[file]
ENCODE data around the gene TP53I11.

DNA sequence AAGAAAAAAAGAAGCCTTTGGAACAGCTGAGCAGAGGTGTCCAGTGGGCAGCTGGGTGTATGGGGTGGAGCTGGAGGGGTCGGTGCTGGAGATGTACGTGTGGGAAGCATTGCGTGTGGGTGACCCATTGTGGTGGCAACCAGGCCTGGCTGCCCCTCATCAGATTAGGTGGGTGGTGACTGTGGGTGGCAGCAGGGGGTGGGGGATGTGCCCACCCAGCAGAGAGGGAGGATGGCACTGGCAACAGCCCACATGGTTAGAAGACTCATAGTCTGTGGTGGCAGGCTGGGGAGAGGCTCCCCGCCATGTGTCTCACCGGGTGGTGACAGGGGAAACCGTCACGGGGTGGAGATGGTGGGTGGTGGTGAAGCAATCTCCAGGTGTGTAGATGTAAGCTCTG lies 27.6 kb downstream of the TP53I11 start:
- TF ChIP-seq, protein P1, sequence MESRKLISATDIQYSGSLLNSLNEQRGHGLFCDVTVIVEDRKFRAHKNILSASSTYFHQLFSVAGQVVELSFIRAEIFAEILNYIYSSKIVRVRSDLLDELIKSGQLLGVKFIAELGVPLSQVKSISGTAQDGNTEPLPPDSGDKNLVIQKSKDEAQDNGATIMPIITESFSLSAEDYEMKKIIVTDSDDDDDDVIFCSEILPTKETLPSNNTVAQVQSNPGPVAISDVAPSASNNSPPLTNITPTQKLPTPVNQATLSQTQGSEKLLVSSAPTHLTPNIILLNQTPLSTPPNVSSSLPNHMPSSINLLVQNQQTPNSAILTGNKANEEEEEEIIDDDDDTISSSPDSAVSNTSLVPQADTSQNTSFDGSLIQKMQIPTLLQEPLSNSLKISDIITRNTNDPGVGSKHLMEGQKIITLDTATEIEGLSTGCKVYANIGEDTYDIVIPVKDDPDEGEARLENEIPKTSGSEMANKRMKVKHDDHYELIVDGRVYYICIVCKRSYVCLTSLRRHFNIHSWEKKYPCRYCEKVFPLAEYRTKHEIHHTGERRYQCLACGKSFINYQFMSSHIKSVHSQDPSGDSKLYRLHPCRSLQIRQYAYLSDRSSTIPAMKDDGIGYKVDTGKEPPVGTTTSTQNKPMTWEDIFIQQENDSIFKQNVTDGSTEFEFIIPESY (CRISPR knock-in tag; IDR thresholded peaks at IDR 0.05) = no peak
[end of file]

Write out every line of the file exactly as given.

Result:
ENCODE data around the gene TP53I11.

DNA sequence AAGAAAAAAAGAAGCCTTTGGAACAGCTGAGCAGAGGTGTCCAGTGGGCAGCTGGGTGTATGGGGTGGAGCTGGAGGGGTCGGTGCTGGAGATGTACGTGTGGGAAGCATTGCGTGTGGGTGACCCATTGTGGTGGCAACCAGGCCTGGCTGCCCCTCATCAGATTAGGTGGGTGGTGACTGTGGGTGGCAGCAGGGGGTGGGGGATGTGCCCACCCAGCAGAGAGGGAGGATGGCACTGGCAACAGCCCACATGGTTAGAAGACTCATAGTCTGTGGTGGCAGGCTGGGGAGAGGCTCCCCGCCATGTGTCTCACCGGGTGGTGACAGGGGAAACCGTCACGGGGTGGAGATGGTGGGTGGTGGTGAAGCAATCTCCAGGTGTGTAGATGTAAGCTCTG lies 27.6 kb downstream of the TP53I11 start:
- TF ChIP-seq, protein P1, sequence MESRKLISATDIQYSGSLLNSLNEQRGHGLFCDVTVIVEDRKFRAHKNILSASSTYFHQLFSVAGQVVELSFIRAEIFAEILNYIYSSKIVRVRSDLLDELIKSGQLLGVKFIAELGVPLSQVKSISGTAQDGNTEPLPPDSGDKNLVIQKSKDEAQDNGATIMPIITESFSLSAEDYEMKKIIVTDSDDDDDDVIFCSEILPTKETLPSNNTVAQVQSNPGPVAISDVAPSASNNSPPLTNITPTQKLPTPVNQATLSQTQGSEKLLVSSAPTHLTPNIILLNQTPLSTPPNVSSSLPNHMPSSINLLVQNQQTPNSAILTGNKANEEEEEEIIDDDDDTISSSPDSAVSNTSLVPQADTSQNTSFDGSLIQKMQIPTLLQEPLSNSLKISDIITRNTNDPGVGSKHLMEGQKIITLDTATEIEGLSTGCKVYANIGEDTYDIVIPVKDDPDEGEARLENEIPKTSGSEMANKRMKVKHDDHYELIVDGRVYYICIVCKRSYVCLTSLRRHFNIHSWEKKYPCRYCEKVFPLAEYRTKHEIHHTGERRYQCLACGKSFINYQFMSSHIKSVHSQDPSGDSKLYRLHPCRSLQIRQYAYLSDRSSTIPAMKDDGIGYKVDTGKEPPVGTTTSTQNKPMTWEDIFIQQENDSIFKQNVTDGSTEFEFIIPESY (CRISPR knock-in tag; IDR thresholded peaks at IDR 0.05) = no peak